You could learn a lot about the Rangers' current situation by looking at the Madison Square Garden video board last night. For instance, prior to the game, instead of the usual dramatic-music highlight montages, it flashed player quotes from after Monday night's game over Boston. The arena that night rocked and roared, and the Rangers skated away with their biggest victory of the year. The intentions were clear: If the Rangers (and their fans) could somehow recapture some of that energy — just bottle it up for use over the next few weeks — well, then look out.
Hanging over all of this, of course, was the news of Ryan Callahan's broken ankle — and if reminders of Monday's game weren't quite inspirational enough, out hobbled Callahan, on crutches and to chants of "Cally, Cally," to help present the Steven McDonald award to Brandon Prust. As one fan texted to the scoreboard well before the opening face-off, the Rangers would now try to "rally for Cally." Except that the Rangers did not rally, for their captain-in-waiting or for anyone else, and somehow looked flat for the latter two thirds of game No. 81, a crushing 3–0 loss to Atlanta.
After a perfectly fine first period, the Rangers made mistake after mistake, and Atlanta, playing for pride, if not a playoff spot, took advantage. There was the Rangers' inability to clear the puck out of their zone on the first Thrashers goal, 7:42 into the second period. Then there was Andrew Ladd skating right around Dan Girardi on their second goal, fifteen seconds later. (Amazingly, this may not have been Girardi's biggest blunder of the period: His inexplicable cross-ice outlet pass a couple minutes later was intercepted by Dustin Byfuglien, leading to a mini two-on-none and a great Henrik Lundqvist save.)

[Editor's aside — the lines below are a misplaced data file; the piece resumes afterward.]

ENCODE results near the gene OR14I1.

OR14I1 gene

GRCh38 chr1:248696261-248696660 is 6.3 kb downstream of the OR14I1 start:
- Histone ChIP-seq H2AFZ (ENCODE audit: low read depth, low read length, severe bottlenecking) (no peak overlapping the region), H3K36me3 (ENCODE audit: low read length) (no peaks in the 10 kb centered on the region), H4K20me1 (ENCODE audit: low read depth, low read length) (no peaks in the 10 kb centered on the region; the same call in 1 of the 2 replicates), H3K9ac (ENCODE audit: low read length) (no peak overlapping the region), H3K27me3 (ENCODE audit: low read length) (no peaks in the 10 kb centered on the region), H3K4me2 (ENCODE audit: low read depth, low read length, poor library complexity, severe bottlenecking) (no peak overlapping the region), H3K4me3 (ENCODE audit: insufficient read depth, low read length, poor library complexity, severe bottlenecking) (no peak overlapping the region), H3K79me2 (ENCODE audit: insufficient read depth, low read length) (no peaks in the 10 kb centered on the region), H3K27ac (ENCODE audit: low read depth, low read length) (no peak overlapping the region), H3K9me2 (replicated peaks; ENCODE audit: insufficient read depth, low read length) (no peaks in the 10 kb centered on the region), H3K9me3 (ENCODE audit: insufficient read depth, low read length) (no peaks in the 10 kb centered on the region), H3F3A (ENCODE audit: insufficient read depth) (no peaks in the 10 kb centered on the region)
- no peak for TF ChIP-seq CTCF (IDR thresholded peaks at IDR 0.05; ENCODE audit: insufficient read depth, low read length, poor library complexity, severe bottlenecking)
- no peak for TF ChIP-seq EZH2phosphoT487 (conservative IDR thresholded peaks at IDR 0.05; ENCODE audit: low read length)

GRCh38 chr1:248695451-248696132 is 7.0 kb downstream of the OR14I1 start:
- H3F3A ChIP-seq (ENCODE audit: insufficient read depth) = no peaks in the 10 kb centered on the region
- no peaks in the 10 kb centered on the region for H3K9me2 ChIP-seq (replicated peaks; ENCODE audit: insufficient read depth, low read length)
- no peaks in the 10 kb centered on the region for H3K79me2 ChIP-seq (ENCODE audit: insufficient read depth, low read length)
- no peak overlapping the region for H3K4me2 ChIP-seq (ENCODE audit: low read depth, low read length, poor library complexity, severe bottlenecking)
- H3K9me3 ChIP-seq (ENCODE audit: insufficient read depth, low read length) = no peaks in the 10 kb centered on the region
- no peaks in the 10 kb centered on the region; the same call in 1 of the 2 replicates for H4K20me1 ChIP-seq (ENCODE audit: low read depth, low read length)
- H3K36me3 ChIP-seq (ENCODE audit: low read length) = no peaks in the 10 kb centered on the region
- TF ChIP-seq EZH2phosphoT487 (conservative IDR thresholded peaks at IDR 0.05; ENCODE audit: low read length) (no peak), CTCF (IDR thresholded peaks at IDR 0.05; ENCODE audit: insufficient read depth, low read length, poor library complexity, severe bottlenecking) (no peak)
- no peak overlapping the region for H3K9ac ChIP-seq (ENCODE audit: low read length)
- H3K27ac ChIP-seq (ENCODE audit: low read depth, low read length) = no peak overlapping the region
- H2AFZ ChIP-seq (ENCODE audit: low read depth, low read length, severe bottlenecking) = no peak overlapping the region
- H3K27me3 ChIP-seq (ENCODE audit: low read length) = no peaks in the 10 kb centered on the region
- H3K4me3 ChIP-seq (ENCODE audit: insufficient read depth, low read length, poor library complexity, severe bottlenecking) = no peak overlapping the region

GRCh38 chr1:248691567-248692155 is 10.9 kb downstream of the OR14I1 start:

And then, in the third period, the nail in the coffin: Eric Boulton's goal on a rush up ice in which Marian Gaborik, well, we're not really sure what Gaborik was doing. It's not like he made no attempt to back-check — he made the effort to skate back, at least — except then he let up at the last second, which is kind of the most important part of these sorts of things.
In more general terms, the Rangers and their new line combinations never quite got into the blue-collar style of game they're most comfortable with, instead attempting to carry the puck into the zone and along the boards — something the Atlanta defense was more than happy to let them do before inevitably squeezing the puck-carrier out. Their passes weren't crisp. And when they had scoring opportunities — and they did have a couple — they couldn't cash in.
Now, the Rangers no longer control their own destiny, and while statistically, they're still in good shape — hockey-reference.com calculates their odds of making the playoffs at 89.1 percent — their playoff hopes now depend, at least in part, on what Carolina does tonight and tomorrow. And the way the 'Canes have been playing — just two losses in their last nine, one of which came in overtime — that's a little scary.
So just like last year, it'll come down to the final weekend of the regular season. The Rangers' magic number remains at three points, and they'll play game No. 82 tomorrow afternoon against New Jersey. Carolina, meanwhile, plays tonight in Atlanta, and then hosts Tampa Bay tomorrow night. (And Buffalo, currently in seventh place but yet to clinch, plays at home against Philadelphia tonight and on the road at Columbus tomorrow.) Let the scoreboard-watching begin.